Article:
A recent article in the Daily Commercial News describes the process of rehabilitating historic buildings – called heritage buildings in Canada – and mentions Vertical Access’ investigation of One King West, the former Dominion Bank Building in Toronto, Ontario. The article recaps a seminar presentation by Sarah Gray, managing principal with Halsall Associates, our client for the One King West project.

Ms. Gray highlighted the importance of archival research, testing, and inspection in the early stages of a repair or rehabilitation project. For One King West, Vertical Access provided a hands-on inspection and documentation of building conditions using TPAS™, the Tablet PC Annotation System. TPAS is now being used for the construction administration of the rehabilitation of One King West, demonstrating the flexibility and adaptability of the software for a variety of documentation and reporting needs.

The article, entitled “Heritage envelope rehab a balancing act”, was written by Dan O’Reilly and was published on January 5, 2015.

Vertical Access technicians inspect the One King West building in Toronto

Vertical Access technicians inspect the One King West building in Toronto

The truth about New York’s scaffold law is irrefutable …

The title of this post is the opening sentence from a guest viewpoint published in the Ithaca Journal on March 14, 2014 – Scaffold Law Hurts Contractors, Economy, by Brad Walters.  It goes on to say …

A recent Cornell study exposes the ugly truth about New York’s antiquated Section 240 of the Labor Law, more commonly known as the scaffold law. The law was created in 1885 and has remained unchanged over the years, in spite of greatly improved materials, methods, safety procedures and safety equipment. The law was put into effect in the days when contractors used wooden scaffolding to build high-rise buildings in New York City. Today, no other state in the country has such a law. In fact, the Cornell study suggests there is no other law like it on the planet.

The last state in the United States to have such a law was Illinois, and lawmakers there abolished it in 1995. So what were the results when Illinois put an end to the law? A study done by the Bureau of Labor Statistics in Illinois from 1995 to 2006 found that construction fatalities fell from 1.7 per one hundred thousand to -2 per 100,000 workers, and construction injuries fell from 2.7 per hundred workers to -0.7 per 100 workers. That same study found that statewide construction jobs increased from roughly 220,000 annually to a high of almost 280,000 jobs. continued – download full article (pdf)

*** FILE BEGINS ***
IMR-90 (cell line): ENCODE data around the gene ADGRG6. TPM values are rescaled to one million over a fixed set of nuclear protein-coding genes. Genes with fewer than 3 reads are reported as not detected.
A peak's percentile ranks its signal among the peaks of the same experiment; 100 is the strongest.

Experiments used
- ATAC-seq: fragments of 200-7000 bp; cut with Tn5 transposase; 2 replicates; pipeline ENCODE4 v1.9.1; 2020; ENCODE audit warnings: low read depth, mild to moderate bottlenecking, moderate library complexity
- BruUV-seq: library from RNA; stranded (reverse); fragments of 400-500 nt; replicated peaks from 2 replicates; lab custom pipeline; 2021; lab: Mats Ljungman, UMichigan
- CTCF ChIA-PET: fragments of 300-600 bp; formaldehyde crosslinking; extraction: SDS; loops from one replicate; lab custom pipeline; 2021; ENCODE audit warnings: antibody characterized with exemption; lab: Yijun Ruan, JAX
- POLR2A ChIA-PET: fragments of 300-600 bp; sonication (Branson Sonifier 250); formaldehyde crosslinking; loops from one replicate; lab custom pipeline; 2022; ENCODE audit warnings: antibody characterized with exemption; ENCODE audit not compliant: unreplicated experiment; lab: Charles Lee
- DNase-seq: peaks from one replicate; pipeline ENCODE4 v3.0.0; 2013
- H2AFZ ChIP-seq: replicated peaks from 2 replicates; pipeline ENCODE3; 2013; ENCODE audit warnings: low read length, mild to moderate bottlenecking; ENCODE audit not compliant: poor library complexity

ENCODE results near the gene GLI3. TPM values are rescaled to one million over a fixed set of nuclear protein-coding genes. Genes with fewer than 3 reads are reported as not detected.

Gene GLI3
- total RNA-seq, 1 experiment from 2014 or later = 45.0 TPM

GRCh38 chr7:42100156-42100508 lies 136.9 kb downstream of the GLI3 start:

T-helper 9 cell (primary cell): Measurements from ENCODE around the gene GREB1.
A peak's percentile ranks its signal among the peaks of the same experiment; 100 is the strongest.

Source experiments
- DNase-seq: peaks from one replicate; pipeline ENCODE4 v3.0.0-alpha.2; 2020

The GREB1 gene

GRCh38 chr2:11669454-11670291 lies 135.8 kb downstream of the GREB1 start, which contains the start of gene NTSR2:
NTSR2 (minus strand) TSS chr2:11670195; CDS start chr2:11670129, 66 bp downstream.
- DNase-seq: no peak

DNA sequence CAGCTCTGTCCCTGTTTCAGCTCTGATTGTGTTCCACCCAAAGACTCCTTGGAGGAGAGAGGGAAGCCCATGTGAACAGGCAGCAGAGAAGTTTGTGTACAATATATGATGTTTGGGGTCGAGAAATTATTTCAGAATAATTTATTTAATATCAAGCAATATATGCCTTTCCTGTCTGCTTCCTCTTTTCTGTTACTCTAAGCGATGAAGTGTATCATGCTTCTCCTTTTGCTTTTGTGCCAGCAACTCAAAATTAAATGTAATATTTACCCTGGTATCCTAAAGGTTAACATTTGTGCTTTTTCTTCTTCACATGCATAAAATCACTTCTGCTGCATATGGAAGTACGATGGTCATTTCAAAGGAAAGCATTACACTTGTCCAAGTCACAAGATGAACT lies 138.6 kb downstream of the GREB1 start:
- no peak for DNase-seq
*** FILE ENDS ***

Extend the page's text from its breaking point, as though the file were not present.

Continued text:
The full Cornell study is available to download here:
The Costs of Labor Law 240 on New York’s Economy and Public Infrastructure
Final Report to New York Civil Justice Institute
December 31, 2013

It’s Time for New York to Reform the 1885 Scaffold Law

By Kent Diebolt

scaffold-law-graphicOne of the state-specific challenges of doing business in New York has to do with two little-known New York State Labor Law statutes from the late 19th Century. Described as necessary and good laws when they were passed in 1885, things have changed in the last century, particularly with the advent of mandatory Workers’ Compensation insurance and federal Occupational Safety and Health Administration (OSHA) regulations passed in the early 1970s.

Intended to protect construction workers and also known as NYS Labor Laws 240/241, these statutes place “absolute liability” on the contractor and building owner for injuries or fatalities resulting from a fall from height. In cases such as this, the entire onus is on the employer and no findings of liability on the part of the employee are permitted.  Liability on the part of the employer is assumed in all cases and the concept of proportionality of responsibility or use of recalcitrant worker or culpable conduct defense may not be considered by the courts and by statute, are considered irrelevant to these cases.

Findings of fault without a jury trial or damages result and judgment are made by a trial judge. However, since the defendant (employer) is de-facto guilty and cannot defend against claims, virtually all of these cases result in a guilty judgment or a settlement associated with very high costs for the insurance companies involved. Hearings for settlement amounts are made in front of a jury and since the guilty judgement has already been rendered, the awards tend to be “huge”. If they are held at all, mediation hearings essentially determine the amount of damages, since culpability has been established by statute.